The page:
This is an interesting one. I’ll explain it in the same chronology as I discovered it.
When you own a REIT, one of the things you’ll notice is that your dividend isn’t wholly taxable (at least, not taxable at the point you receive the dividend). That’s because part of your dividend is “Return on Investment” (which is taxed) and part is “Return of Capital” (which is not taxed, at least, not yet). The deal is this: if the REIT issues a dividend that exceeds its taxable income (because of depreciation, etc), then that portion of the dividend that exceeds the taxable income is considered “Return of Capital.” Hmm, I thought. Does this mean that the REIT is just eating away at itself so it can generate an abnormally high dividend? (I’m still looking for the answer to that one)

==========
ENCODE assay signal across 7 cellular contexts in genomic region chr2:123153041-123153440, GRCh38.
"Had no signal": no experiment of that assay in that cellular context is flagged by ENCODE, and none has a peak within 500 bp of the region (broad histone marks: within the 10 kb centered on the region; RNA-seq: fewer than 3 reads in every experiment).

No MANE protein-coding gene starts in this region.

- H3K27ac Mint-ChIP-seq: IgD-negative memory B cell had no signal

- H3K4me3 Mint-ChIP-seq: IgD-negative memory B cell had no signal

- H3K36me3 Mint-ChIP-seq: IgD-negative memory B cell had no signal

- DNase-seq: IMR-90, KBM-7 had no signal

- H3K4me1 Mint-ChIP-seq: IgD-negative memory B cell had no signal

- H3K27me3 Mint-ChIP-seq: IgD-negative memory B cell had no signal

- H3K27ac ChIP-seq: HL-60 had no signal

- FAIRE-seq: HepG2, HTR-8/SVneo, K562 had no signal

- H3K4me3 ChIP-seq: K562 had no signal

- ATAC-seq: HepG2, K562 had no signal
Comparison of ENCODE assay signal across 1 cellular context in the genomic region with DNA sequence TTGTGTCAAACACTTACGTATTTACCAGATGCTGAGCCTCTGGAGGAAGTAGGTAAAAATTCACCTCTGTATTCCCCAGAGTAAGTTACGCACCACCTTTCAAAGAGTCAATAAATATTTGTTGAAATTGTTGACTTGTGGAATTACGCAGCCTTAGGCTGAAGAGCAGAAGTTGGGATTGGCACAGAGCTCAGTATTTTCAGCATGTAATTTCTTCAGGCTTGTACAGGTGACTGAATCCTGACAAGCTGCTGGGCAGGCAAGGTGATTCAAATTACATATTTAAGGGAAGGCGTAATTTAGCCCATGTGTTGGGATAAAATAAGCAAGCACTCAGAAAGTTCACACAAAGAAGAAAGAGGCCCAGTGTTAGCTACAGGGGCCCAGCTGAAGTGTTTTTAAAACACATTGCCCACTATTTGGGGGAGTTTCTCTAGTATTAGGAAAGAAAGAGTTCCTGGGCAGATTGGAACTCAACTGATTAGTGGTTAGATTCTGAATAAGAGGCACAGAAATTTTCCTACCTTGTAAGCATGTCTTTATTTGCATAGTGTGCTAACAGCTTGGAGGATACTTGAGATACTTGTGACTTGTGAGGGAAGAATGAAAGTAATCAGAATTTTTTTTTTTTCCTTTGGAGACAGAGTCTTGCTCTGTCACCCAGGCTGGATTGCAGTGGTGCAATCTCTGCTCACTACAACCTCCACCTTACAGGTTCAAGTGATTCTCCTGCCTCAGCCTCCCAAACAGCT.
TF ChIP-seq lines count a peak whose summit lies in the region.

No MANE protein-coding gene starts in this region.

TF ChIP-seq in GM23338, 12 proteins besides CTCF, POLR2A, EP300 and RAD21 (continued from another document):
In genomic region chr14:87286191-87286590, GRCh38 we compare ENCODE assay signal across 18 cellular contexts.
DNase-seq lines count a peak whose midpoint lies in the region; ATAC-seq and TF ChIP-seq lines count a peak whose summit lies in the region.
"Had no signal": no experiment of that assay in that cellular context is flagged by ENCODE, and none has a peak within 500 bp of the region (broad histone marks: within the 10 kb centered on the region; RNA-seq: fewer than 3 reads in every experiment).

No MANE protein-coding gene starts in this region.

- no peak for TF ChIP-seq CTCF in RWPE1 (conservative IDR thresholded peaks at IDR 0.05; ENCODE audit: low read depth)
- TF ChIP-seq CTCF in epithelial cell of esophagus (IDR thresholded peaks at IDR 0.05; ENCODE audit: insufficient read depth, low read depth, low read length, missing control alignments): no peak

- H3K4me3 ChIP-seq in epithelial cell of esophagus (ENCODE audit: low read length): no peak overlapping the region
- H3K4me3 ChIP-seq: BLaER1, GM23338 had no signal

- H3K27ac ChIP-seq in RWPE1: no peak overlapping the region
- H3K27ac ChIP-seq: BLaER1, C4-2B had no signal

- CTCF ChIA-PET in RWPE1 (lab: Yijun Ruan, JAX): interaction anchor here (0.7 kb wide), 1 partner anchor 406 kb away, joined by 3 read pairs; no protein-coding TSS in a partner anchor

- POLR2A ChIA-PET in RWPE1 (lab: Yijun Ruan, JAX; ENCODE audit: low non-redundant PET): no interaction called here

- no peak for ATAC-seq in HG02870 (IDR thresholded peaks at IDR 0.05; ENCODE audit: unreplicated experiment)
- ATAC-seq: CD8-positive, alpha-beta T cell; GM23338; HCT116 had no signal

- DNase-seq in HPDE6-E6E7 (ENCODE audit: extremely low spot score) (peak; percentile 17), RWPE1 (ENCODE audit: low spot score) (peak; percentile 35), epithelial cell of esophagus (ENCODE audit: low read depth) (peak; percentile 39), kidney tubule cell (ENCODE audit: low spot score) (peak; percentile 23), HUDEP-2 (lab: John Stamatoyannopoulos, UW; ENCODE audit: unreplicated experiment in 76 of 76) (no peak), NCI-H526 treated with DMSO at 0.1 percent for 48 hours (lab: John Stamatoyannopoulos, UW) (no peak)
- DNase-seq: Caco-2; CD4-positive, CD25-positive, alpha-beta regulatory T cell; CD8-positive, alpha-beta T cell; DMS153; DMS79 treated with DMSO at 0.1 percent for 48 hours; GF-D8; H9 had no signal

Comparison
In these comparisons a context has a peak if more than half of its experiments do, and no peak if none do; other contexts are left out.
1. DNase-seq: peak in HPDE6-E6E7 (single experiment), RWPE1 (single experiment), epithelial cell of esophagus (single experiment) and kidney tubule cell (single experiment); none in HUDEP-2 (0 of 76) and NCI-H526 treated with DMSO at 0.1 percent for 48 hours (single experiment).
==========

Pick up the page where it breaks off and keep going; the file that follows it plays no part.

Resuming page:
Ok, so I don’t get taxed right away on this Return of Capital. When do I get taxed? Well, it turns out that when you get this Return of Capital, it reduces your cost basis in the holding. (In other words, if you lay down $100 dollars for the stock, then get a $20 ROC (reducing your basis to $80). When you go to sell the stock, you will no pay capital gains with $80 as your basis instead of $100 (and hence a larger capital gain). In theory, you win since the capital gain will be taxed at less than the original dividend.
The last question that entered my mind was “What happens when my basis hits zero?” As near as I can tell, when your Return of Capital exceeds your investment, then the ROC is taxed immediately as a capital gain (presumably short term). The theory being that any distribution greater than the tax basis is considered a gain from a sale of stock.